“If my son has the opportunity to interact with young people from other cultures, he’ll learn they’re just the same as him,” said the mother.
As a result, that young boy is growing up with an open mind and acceptance of other people, so by the time he’s an adult he won’t see the sense of warfare against people he considers friends, despite their colour, race or religion.
“It’s one way of helping to end wars in future,” she said.
I don’t mind getting my hands dirty. As a teenager I regularly pulled apart my bicycle and changed the seat, handle bars and flat tyres.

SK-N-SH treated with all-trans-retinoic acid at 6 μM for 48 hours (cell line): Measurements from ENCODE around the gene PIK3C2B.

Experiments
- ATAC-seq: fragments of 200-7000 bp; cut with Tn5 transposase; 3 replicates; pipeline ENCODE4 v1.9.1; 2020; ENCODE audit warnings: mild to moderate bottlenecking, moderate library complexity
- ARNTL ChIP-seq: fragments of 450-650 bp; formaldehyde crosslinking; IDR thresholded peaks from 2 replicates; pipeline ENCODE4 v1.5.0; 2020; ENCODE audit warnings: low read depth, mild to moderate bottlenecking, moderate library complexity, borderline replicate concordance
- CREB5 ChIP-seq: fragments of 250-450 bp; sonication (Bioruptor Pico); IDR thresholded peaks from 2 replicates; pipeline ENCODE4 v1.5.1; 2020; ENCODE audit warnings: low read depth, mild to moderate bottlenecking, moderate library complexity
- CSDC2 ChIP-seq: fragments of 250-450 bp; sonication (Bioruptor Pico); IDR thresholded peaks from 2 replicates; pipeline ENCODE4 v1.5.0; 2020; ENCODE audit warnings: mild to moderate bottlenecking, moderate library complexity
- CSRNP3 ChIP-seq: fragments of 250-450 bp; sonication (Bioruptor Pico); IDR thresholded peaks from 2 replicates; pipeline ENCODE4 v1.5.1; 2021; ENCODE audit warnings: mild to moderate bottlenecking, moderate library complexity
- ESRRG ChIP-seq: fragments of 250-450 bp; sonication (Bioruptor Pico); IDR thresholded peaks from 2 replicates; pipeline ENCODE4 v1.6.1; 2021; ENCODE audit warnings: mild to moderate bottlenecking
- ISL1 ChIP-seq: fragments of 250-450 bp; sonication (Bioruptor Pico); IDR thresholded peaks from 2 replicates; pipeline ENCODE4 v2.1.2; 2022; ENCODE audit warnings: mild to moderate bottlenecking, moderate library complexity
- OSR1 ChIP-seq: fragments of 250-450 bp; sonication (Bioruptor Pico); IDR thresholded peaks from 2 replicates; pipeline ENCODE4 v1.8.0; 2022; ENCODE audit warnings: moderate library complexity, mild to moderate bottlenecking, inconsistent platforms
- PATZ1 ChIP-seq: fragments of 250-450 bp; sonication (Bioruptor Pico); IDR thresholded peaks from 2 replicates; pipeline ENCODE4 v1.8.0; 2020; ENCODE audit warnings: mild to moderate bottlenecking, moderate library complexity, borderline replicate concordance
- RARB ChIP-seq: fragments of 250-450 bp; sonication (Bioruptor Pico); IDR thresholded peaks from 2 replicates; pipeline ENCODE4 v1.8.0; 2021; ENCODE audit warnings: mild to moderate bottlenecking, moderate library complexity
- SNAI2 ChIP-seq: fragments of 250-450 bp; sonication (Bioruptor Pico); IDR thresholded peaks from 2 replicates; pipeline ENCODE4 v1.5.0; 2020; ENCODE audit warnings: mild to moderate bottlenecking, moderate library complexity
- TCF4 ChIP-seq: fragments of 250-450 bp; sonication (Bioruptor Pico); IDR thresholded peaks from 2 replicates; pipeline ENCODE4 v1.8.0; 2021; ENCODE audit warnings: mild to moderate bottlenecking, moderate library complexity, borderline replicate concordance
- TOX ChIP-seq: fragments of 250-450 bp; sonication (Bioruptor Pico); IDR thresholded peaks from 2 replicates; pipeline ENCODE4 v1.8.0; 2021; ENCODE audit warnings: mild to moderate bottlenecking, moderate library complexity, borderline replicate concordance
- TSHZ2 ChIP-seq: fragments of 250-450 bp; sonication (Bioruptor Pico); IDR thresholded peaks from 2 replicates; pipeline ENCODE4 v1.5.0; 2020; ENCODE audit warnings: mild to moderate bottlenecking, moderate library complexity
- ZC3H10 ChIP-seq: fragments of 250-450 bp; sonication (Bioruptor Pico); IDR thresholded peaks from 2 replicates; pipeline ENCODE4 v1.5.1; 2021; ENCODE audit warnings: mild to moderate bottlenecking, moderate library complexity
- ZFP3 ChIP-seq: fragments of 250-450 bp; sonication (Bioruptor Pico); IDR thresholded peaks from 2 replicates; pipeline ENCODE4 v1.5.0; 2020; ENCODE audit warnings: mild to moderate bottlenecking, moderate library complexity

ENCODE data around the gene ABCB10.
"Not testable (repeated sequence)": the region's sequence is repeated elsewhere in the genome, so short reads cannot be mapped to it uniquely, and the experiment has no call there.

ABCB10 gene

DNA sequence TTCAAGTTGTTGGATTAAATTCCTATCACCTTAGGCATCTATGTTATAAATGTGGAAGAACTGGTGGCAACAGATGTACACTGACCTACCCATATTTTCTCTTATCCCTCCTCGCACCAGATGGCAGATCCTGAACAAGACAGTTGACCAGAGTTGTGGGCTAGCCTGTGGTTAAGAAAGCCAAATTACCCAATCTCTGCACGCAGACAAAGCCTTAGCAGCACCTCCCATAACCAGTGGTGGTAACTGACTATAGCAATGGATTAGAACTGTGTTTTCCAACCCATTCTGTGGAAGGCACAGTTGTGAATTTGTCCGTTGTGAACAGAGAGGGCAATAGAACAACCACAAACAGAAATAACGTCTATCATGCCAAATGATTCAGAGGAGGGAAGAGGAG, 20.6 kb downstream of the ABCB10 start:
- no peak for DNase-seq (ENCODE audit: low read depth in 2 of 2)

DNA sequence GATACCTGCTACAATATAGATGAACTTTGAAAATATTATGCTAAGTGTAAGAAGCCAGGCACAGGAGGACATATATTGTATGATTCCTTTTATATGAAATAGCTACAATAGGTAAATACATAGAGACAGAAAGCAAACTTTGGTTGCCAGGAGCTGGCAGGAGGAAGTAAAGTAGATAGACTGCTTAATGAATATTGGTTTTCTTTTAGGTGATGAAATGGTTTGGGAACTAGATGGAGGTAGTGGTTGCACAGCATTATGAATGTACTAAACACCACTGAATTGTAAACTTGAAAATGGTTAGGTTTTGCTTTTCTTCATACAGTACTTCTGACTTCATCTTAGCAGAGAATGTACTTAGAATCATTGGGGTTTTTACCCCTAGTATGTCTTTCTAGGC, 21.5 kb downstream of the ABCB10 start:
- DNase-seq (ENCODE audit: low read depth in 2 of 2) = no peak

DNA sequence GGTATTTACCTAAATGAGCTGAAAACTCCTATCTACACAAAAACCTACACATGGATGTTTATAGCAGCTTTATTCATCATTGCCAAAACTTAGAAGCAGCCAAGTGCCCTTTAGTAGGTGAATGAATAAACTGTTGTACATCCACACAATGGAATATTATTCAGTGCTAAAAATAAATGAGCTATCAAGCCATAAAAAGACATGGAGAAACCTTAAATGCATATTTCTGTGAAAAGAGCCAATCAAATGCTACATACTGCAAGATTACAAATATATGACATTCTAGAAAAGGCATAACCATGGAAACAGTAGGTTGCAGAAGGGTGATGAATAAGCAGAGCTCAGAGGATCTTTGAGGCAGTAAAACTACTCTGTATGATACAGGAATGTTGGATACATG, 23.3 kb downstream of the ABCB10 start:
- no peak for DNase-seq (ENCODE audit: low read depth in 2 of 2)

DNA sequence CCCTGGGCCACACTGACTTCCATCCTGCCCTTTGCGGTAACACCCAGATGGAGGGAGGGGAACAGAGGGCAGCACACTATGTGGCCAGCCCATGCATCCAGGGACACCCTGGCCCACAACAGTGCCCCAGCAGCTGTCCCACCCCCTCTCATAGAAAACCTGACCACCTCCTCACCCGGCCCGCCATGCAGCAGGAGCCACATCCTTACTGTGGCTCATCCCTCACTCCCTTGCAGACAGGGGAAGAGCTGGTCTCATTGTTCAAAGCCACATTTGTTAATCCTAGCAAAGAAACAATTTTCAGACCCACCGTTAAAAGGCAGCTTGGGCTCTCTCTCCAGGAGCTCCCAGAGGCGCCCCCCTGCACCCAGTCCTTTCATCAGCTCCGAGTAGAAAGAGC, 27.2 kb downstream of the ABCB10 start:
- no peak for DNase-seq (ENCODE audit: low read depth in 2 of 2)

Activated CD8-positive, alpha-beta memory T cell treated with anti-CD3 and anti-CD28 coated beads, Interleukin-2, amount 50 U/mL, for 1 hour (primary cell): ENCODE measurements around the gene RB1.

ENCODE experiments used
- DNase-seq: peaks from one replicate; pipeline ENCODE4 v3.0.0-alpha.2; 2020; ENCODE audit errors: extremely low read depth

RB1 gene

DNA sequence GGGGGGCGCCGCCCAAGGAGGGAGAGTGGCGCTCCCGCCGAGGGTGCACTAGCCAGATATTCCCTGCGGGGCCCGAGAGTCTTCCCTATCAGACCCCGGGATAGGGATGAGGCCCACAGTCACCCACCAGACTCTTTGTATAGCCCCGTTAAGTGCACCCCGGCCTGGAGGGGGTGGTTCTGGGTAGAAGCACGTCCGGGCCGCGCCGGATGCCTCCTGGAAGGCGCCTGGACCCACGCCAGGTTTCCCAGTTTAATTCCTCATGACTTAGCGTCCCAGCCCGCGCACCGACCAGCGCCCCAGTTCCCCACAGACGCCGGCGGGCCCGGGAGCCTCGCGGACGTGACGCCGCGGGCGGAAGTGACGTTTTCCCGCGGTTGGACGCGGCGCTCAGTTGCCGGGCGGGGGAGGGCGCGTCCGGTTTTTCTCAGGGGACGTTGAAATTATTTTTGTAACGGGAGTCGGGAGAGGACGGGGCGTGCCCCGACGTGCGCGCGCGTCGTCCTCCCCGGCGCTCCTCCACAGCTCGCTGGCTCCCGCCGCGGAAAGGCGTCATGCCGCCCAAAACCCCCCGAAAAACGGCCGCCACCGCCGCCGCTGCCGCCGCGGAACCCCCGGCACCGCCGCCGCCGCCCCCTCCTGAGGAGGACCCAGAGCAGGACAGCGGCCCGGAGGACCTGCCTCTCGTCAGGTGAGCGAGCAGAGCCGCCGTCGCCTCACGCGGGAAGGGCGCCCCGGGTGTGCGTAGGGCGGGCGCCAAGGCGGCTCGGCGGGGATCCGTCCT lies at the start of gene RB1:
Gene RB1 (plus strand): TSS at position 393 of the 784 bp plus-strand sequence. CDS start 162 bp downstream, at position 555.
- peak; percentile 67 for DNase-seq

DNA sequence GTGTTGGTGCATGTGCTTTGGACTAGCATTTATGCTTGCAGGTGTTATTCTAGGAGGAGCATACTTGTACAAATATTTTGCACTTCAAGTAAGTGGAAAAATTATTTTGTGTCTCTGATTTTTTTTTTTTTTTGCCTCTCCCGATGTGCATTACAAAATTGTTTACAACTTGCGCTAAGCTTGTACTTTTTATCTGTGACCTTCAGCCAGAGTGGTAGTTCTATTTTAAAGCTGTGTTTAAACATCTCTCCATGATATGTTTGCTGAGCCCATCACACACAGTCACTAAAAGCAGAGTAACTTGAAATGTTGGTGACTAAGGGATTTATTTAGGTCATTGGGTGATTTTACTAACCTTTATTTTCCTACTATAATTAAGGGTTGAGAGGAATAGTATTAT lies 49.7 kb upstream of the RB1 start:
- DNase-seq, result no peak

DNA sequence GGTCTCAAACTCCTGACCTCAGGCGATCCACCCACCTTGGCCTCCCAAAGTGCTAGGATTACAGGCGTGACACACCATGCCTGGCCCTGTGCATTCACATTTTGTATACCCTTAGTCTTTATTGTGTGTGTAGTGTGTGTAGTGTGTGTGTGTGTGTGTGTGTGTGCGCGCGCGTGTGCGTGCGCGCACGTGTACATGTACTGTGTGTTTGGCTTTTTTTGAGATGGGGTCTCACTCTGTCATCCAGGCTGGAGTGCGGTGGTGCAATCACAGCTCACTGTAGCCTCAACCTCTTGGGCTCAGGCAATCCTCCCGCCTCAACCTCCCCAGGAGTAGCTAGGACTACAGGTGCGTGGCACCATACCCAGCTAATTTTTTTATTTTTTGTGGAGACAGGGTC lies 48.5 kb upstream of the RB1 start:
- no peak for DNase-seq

These days, I occasionally poke around in the dirt in my few scattered pot plants on the deck; however, kneading a ball of dough into a respectable-looking chapatti is quite a different challenge.
For starters, I'll need a frilly polka dot apron.
We stop, mid-song.
“Let me hear your note again,” says Yvonne, blowing her pitch pipe.
We hesitantly sing our part, waiting for someone else to take the lead.
“Tenors,” she says, coming over to our section, “You’re singing the Altos’ part!”
“No, that doesn’t sound right.”
“Do you like to sing?”
“No,” I replied.
“Oh…well, there’s a great community choir in Coolum, if you’re interested. It’s a good way to make new friends.”
“Thanks, I’ll think about it.”